In gan, they have an air conditioner, and he takes the bus. Yesterday, it looked like the dust was clearing, and the ganenet let the kids play in the yard. I think that was a mistake, and hope they weren’t allowed out, today.

In the meantime, this apartment is getting more and more stuffy and humid. I have a layer of grease over my entire body, and pimples that make me look sixteen. It’s gross. I want to open the windows, and I want an air conditioner. I want sun and I want air, and I want my laundry to dry in five hours instead of 30.

But as of last night, 600 people had been hospitalized for inhaling this polluted dust, and I just can’t take the chance. The health ministry has warned that the elderly, babies, young children, and pregnant women, shouldn’t be exposed to this stuff – and neither should anyone with asthma or pulmonary heart issues. They’ve warned everyone to stay inside and not to strenuous physical activity.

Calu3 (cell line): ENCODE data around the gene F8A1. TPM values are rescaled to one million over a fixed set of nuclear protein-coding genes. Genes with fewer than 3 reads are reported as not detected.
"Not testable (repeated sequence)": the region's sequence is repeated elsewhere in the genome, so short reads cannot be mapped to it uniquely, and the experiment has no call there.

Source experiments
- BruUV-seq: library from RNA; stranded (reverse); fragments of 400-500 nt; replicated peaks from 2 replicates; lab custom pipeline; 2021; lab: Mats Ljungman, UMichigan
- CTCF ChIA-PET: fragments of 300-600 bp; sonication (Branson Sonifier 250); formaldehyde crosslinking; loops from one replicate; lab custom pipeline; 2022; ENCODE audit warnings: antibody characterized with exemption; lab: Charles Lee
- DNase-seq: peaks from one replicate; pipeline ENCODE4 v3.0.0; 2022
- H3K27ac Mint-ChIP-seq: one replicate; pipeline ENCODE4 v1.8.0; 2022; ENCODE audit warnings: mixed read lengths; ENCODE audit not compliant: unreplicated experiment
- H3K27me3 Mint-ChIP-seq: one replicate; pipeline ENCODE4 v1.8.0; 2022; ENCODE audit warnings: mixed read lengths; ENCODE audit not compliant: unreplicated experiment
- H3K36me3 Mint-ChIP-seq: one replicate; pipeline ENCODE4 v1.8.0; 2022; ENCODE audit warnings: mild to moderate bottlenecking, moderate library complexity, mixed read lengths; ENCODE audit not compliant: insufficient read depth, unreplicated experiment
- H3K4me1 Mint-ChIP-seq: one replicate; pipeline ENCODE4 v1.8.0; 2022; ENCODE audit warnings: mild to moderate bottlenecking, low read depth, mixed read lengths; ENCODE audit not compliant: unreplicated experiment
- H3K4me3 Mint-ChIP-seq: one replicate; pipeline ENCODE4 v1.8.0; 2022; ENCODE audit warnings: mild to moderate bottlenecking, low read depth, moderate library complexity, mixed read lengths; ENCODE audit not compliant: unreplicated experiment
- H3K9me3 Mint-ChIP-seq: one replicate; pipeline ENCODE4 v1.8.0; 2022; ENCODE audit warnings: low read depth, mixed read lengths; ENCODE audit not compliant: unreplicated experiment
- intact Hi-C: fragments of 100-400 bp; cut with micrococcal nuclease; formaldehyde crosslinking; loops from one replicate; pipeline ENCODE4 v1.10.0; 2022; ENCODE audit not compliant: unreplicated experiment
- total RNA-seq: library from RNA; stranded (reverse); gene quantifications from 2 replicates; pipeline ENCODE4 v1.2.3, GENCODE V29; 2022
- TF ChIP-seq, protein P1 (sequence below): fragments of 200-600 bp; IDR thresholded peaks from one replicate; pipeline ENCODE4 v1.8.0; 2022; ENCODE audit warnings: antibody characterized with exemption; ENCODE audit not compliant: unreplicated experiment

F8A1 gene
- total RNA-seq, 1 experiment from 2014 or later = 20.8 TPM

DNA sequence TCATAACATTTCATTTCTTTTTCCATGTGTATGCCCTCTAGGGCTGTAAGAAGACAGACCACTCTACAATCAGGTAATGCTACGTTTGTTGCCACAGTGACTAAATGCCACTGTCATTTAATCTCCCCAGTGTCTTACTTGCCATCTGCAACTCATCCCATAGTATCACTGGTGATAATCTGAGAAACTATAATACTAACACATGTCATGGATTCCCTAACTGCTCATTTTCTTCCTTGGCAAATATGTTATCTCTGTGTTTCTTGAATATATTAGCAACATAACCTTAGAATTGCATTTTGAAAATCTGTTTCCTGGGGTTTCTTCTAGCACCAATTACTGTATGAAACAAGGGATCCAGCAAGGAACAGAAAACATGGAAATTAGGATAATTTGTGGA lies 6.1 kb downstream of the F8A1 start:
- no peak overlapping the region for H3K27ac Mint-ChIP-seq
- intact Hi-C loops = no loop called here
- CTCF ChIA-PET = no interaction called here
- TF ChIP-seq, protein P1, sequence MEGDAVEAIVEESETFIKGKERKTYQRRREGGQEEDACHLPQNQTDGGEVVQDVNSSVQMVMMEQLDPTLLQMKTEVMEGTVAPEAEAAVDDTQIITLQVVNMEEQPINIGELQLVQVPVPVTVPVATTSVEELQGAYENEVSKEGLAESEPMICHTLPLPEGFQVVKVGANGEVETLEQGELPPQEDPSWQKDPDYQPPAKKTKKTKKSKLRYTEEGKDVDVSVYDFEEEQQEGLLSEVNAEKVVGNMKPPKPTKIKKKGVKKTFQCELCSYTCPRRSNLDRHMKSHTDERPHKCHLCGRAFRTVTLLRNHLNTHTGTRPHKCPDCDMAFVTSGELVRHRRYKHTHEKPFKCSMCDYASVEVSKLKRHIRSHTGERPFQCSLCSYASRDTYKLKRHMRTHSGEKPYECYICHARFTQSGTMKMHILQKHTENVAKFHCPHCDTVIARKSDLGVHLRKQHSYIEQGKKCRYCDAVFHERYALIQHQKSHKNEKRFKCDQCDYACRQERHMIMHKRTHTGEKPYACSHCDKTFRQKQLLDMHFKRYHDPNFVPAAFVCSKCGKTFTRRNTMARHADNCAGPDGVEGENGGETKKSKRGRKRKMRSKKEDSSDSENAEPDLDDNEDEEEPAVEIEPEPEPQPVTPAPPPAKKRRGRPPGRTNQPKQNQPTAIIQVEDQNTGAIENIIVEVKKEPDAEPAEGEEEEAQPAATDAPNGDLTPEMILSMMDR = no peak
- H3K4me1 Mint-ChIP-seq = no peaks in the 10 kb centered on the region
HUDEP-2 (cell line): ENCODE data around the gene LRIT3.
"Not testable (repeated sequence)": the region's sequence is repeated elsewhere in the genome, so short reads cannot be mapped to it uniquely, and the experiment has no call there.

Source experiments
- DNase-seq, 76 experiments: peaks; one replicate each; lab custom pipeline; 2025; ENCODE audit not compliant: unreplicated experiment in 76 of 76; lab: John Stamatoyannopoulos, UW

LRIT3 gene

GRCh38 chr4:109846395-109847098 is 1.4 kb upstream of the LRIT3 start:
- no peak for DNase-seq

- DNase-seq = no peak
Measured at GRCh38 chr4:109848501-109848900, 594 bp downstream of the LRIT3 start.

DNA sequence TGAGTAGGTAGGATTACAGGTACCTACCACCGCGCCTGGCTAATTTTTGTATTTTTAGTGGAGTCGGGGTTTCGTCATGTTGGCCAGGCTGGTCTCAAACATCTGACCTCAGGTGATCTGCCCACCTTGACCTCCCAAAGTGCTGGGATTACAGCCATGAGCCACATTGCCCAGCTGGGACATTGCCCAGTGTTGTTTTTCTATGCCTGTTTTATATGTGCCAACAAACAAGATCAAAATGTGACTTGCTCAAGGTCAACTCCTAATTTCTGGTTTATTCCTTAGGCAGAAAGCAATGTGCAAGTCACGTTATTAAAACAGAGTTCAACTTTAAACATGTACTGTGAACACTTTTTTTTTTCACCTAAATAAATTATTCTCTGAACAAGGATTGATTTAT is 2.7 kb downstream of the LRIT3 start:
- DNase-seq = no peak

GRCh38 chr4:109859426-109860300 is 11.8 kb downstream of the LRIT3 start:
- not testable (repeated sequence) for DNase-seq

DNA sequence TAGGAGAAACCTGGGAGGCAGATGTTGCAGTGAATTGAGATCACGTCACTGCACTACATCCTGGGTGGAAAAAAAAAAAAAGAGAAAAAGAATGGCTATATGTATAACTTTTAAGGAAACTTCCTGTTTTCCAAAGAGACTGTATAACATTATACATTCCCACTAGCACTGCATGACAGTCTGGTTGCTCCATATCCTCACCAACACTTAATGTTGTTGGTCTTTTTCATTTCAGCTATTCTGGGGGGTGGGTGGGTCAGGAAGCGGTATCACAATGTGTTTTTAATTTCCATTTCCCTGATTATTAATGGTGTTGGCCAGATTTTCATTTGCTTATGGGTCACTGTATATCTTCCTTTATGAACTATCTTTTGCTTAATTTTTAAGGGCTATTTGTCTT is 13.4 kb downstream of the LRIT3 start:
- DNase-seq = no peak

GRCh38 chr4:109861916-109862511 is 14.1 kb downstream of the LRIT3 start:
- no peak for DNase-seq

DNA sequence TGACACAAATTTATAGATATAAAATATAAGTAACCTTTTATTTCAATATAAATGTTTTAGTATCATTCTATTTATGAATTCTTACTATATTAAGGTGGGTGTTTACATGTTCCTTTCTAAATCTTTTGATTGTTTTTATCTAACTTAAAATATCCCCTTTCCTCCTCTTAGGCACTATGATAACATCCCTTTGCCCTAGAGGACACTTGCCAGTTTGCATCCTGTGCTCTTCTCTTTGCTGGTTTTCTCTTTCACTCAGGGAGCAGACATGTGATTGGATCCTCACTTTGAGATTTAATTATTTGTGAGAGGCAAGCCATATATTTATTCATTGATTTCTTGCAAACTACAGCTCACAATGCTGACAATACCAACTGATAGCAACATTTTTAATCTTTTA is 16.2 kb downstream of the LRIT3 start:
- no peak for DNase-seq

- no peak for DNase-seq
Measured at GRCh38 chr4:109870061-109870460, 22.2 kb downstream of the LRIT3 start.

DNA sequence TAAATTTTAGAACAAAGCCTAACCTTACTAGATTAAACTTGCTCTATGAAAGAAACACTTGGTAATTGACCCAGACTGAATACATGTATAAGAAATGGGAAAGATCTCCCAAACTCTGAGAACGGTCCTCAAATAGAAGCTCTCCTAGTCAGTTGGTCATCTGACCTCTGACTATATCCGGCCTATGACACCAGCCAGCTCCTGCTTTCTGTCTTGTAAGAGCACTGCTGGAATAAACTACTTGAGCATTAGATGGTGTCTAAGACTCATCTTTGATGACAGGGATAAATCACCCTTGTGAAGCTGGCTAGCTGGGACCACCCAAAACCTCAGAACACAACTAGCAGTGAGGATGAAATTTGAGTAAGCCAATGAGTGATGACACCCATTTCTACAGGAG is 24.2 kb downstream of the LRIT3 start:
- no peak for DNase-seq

Yitzchak isn’t doing a good job of listening to that instruction, but he’s an adult, and he has things to do – he can’t stay home all day. I feel like we should be splitting the outings between us, but the fact is, it doesn’t make sense for him to come home and then for me to leave and make a separate trip. It’s easier for him to just run the errands that are on the way to wherever he’s going.

This dust is choking. It makes you cough and it makes your eyes burn. I don’t know if we were smart or stupid to send Shlomo to gan. But I do know that Tova has no business breathing in any of this stuff, and even though she’s going stir crazy wanting to get out of the house, we just can’t risk it.